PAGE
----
The enigma of continental plateaus formed in the absence of continental collision is embodied by the Altiplano-Puna, which stretches for 1800 km along the Central Andes and attains a width of 350–400 km. The plateau correlates spatially and temporally with Andean arc magmatism, but it was uplifted primarily because of crustal thickening produced by horizontal shortening of a thermally softened lithosphere. Nonetheless, known shortening at the surface accounts for only 70–80% of the observed crustal thickening, suggesting that magmatic addition and other processes such as lithospheric thinning, upper mantle hydration, or tectonic underplating may contribute significantly to thickening. Uplift in the region of the Altiplano began around 25 Ma, coincident with increased convergence rate and inferred shallowing of subduction; uplift in the Puna commenced 5–10 million years later.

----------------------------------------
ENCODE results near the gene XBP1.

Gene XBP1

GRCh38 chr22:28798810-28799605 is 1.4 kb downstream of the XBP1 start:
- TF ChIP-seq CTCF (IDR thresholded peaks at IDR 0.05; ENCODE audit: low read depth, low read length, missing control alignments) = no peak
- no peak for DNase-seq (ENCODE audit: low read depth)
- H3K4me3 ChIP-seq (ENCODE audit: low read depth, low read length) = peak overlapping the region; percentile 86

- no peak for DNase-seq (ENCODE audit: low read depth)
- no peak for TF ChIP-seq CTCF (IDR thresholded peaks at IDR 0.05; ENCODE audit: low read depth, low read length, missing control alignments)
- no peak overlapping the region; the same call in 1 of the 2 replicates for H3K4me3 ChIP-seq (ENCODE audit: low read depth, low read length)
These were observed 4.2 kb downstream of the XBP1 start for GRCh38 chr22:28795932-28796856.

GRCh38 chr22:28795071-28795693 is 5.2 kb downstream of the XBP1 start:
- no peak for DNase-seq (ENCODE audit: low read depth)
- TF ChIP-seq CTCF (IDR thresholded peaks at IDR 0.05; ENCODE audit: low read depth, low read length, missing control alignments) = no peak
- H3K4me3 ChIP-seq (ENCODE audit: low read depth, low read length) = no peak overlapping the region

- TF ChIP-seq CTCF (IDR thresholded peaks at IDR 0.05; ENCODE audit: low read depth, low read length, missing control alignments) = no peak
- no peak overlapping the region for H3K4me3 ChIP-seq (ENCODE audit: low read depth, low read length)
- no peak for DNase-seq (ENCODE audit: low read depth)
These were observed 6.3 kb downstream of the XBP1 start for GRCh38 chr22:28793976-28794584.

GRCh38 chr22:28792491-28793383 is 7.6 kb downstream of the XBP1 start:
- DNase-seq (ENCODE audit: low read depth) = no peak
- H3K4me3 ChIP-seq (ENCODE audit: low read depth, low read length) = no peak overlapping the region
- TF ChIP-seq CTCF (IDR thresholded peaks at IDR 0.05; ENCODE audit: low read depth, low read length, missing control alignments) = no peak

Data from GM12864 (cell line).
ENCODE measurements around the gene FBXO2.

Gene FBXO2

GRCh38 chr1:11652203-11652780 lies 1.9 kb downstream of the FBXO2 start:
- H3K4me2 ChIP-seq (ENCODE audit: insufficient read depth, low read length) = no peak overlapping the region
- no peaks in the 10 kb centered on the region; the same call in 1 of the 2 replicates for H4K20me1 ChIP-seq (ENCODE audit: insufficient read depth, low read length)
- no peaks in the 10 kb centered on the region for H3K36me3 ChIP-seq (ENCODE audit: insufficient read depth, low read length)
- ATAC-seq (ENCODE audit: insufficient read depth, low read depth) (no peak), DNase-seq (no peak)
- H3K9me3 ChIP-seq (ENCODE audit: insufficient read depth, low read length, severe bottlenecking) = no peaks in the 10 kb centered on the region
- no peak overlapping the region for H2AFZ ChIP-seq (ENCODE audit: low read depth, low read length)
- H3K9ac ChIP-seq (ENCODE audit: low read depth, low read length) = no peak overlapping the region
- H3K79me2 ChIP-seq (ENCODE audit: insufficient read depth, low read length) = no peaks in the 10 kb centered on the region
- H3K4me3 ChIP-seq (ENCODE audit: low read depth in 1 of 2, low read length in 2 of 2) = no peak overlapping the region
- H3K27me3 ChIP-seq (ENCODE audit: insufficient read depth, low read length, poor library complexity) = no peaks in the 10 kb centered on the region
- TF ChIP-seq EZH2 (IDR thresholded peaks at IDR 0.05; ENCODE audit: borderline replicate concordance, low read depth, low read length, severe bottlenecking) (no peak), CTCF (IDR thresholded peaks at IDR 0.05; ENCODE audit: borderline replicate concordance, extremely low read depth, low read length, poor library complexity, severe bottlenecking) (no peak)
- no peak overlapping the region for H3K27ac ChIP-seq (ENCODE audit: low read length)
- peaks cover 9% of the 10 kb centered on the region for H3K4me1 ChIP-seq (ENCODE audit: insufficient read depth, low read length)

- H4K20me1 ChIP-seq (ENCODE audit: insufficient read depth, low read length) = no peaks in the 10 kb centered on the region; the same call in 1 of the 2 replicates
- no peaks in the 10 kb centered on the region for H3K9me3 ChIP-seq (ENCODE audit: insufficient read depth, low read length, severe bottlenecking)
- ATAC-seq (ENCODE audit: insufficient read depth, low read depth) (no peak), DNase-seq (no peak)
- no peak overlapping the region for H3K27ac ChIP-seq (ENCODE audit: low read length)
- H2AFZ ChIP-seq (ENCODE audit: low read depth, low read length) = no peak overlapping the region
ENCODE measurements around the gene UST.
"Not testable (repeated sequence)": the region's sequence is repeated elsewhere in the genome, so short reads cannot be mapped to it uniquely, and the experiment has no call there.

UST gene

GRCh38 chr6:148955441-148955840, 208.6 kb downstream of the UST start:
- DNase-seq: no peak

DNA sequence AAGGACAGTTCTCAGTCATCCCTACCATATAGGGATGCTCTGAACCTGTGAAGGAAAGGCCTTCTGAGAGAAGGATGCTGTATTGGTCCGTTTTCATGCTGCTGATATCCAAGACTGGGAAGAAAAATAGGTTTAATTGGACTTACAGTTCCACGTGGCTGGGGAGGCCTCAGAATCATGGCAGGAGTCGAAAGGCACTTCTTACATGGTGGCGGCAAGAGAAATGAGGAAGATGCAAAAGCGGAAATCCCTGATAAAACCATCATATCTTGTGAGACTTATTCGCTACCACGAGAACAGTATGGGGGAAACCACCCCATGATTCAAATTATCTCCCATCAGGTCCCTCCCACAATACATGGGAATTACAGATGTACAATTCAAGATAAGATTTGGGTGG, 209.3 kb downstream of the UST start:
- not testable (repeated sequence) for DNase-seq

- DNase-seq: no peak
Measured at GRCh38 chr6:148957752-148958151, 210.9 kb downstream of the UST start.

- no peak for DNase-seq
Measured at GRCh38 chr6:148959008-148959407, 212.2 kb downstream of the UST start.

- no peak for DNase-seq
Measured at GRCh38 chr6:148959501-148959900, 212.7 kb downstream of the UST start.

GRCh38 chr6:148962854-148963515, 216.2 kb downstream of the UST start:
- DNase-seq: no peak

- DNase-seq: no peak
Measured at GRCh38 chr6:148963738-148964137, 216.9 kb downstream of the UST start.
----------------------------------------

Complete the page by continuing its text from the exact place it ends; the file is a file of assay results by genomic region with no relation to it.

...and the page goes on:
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  • Article Type: Review Article
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